Widespread disenfranchisement and a steep decline in voter registration activity have led a coalition of civic organizations and voters to file a lawsuit against the state of North Carolina for violation of an important federal voting rights law.
On December 15, 2015, the Lawyers’ Committee, together with with the Southern Coalition for Social Justice, Dēmos, Project Vote and pro bono counsel Morrison and Foerster LLP filed suit on behalf of Action NC, Democracy North Carolina, the North Carolina A. Philip Randolph Institute, and three individual North Carolina against the state officials responsible for elections, public assistance programs and motor vehicle services for failing to provide federally mandated voter registration opportunities, in violation of the National Voter Registration Act of 1993 (NVRA). The suit was filed in the U.S. District Court Middle District of North Carolina.
The NVRA, commonly referred to as the “Motor Voter” law, is aimed at increasing voting opportunities for eligible citizens by making voter registration accessible at the government locations people visit most frequently. The NVRA requires that public assistance agencies—like the agencies that run WIC, TANF, and Medicaid—and motor vehicle offices provide voter registration services to individuals whenever they apply for or renew public assistance benefits, driver’s licenses, or state-issued ID cards, as well as when they report a change of address to the relevant state agency.
Earlier in 2015, plaintiffs sent letters to the North Carolina State Board of Elections, the North Carolina Department of Health and Human Services (NCDHHS) and the North Carolina Division of Motor Vehicles (NCDMV) notifying them that they were violating the NVRA, and urging them to fix the problems and bring the state into compliance with the law. According to plaintiffs, North Carolina failed to remedy its NVRA violations in response to the letters.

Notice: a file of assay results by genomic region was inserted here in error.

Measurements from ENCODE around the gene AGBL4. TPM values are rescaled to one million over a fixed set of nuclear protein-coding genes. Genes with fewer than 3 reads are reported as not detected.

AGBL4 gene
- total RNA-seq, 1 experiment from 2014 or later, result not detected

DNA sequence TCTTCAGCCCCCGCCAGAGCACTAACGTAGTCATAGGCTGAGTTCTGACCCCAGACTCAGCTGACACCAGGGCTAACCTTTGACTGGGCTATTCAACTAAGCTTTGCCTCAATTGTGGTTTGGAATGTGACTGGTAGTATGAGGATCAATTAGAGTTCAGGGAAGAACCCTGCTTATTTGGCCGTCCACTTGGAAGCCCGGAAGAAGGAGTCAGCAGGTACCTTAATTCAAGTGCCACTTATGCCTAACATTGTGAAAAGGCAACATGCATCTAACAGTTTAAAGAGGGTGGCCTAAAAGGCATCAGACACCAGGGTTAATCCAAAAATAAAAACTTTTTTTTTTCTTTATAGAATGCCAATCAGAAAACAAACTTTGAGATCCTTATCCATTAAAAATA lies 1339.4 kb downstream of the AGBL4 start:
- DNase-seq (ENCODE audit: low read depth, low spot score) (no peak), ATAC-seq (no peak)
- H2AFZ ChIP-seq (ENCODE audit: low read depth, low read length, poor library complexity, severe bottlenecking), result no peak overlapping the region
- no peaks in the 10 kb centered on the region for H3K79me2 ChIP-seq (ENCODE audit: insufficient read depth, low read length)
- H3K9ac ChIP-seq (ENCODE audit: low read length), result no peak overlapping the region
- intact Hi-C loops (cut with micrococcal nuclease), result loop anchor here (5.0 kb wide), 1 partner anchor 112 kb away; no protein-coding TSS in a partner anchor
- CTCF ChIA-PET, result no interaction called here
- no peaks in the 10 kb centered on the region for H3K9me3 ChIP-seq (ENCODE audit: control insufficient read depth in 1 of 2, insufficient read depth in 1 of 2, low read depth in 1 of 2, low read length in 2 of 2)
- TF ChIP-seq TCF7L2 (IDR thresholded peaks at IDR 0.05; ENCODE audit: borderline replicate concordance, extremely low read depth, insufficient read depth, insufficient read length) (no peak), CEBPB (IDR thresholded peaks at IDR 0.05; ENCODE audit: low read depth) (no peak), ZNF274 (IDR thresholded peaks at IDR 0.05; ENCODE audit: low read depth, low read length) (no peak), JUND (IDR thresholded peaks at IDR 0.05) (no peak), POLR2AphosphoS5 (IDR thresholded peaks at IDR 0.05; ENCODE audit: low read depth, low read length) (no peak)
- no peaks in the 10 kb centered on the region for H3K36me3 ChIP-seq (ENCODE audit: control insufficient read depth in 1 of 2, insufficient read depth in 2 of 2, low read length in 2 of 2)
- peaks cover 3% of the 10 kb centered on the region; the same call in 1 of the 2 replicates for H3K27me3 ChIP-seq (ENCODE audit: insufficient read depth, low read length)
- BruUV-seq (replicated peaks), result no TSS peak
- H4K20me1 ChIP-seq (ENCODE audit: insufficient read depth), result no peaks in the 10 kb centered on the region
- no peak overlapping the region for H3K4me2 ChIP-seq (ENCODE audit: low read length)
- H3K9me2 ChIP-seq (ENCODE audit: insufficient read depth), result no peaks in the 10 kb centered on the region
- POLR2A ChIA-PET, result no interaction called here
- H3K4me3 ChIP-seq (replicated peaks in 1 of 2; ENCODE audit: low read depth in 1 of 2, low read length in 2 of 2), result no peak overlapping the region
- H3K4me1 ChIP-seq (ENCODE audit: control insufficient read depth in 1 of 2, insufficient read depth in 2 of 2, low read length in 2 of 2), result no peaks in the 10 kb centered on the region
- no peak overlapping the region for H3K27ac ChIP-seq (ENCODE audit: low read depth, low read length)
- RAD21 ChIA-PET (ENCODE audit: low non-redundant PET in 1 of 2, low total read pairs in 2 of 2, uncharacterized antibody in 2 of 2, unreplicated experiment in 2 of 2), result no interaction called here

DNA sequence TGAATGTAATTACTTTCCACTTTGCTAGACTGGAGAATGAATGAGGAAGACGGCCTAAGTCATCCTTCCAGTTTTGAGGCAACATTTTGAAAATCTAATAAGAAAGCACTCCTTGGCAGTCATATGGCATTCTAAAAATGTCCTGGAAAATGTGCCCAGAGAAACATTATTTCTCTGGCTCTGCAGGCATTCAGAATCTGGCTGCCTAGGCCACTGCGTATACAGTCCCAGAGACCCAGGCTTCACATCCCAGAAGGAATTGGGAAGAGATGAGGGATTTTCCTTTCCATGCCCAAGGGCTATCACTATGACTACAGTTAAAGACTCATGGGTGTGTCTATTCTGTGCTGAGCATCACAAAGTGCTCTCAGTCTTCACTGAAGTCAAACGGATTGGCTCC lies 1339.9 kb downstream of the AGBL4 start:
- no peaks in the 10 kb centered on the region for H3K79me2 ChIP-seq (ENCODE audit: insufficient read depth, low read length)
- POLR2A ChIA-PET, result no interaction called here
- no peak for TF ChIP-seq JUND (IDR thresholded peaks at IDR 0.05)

State data show a steep decline, beginning in 2012, in the number of voter registration applications originating from public assistance agencies, far exceeding any change in the public assistance caseload. North Carolina is also failing to place many voters on the rolls when they attempt to register at NCDMV offices. The state is similarly failing to offer required voter registration services to individuals who renew their driver’s licenses or non-driver identification cards through the mail or on the NCDMV website.
Defendants, all named in their official capacities, are Kim Strach, the Executive Director of the North Carolina State Board of Elections; Rick Brajer, Secretary of the NCDHHS, who oversees the operations of the state’s public assistance agencies; Kelly Thomas, Commissioner of the NCDMV; and Nick Tennyson, Secretary of the North Carolina Department of Transportation, who together oversee the NCDMV. Defendants filed a motion to dismiss on March 17, 2016. Plaintiffs filed a motion for preliminary injunction on March 22, 2016. Argument was held on the motion to dismiss and preliminary injunction motion on August 28, 2016.